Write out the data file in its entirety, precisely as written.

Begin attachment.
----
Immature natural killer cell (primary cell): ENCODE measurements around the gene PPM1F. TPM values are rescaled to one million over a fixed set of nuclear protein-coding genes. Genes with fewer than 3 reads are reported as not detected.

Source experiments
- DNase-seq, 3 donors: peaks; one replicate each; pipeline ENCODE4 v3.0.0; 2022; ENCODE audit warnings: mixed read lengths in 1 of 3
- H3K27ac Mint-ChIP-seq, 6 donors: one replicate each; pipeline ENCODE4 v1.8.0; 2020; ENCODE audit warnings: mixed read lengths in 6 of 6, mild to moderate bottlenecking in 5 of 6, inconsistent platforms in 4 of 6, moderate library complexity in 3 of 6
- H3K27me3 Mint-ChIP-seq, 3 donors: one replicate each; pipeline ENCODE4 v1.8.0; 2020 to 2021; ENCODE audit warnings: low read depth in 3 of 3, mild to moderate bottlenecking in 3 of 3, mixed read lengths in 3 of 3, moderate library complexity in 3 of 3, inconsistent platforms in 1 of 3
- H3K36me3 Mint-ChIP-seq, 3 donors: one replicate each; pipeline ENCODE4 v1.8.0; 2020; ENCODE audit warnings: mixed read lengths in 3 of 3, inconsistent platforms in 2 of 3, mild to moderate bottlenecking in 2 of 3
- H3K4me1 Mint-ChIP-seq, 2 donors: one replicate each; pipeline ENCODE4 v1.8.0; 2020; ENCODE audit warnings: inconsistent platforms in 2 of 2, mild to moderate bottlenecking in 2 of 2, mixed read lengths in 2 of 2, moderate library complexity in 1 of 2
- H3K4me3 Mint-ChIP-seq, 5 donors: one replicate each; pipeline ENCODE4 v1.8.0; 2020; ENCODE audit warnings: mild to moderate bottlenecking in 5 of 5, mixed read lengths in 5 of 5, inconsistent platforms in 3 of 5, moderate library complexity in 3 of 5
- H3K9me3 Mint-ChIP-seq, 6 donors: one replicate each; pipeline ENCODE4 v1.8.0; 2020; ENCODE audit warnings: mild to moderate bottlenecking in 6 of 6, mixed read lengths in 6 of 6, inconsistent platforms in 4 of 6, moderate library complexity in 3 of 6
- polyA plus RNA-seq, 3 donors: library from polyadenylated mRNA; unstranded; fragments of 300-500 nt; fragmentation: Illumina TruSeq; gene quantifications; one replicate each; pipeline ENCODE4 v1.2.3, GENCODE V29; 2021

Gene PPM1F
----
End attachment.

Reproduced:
Immature natural killer cell (primary cell): ENCODE measurements around the gene PPM1F. TPM values are rescaled to one million over a fixed set of nuclear protein-coding genes. Genes with fewer than 3 reads are reported as not detected.

Source experiments
- DNase-seq, 3 donors: peaks; one replicate each; pipeline ENCODE4 v3.0.0; 2022; ENCODE audit warnings: mixed read lengths in 1 of 3
- H3K27ac Mint-ChIP-seq, 6 donors: one replicate each; pipeline ENCODE4 v1.8.0; 2020; ENCODE audit warnings: mixed read lengths in 6 of 6, mild to moderate bottlenecking in 5 of 6, inconsistent platforms in 4 of 6, moderate library complexity in 3 of 6
- H3K27me3 Mint-ChIP-seq, 3 donors: one replicate each; pipeline ENCODE4 v1.8.0; 2020 to 2021; ENCODE audit warnings: low read depth in 3 of 3, mild to moderate bottlenecking in 3 of 3, mixed read lengths in 3 of 3, moderate library complexity in 3 of 3, inconsistent platforms in 1 of 3
- H3K36me3 Mint-ChIP-seq, 3 donors: one replicate each; pipeline ENCODE4 v1.8.0; 2020; ENCODE audit warnings: mixed read lengths in 3 of 3, inconsistent platforms in 2 of 3, mild to moderate bottlenecking in 2 of 3
- H3K4me1 Mint-ChIP-seq, 2 donors: one replicate each; pipeline ENCODE4 v1.8.0; 2020; ENCODE audit warnings: inconsistent platforms in 2 of 2, mild to moderate bottlenecking in 2 of 2, mixed read lengths in 2 of 2, moderate library complexity in 1 of 2
- H3K4me3 Mint-ChIP-seq, 5 donors: one replicate each; pipeline ENCODE4 v1.8.0; 2020; ENCODE audit warnings: mild to moderate bottlenecking in 5 of 5, mixed read lengths in 5 of 5, inconsistent platforms in 3 of 5, moderate library complexity in 3 of 5
- H3K9me3 Mint-ChIP-seq, 6 donors: one replicate each; pipeline ENCODE4 v1.8.0; 2020; ENCODE audit warnings: mild to moderate bottlenecking in 6 of 6, mixed read lengths in 6 of 6, inconsistent platforms in 4 of 6, moderate library complexity in 3 of 6
- polyA plus RNA-seq, 3 donors: library from polyadenylated mRNA; unstranded; fragments of 300-500 nt; fragmentation: Illumina TruSeq; gene quantifications; one replicate each; pipeline ENCODE4 v1.2.3, GENCODE V29; 2021

Gene PPM1F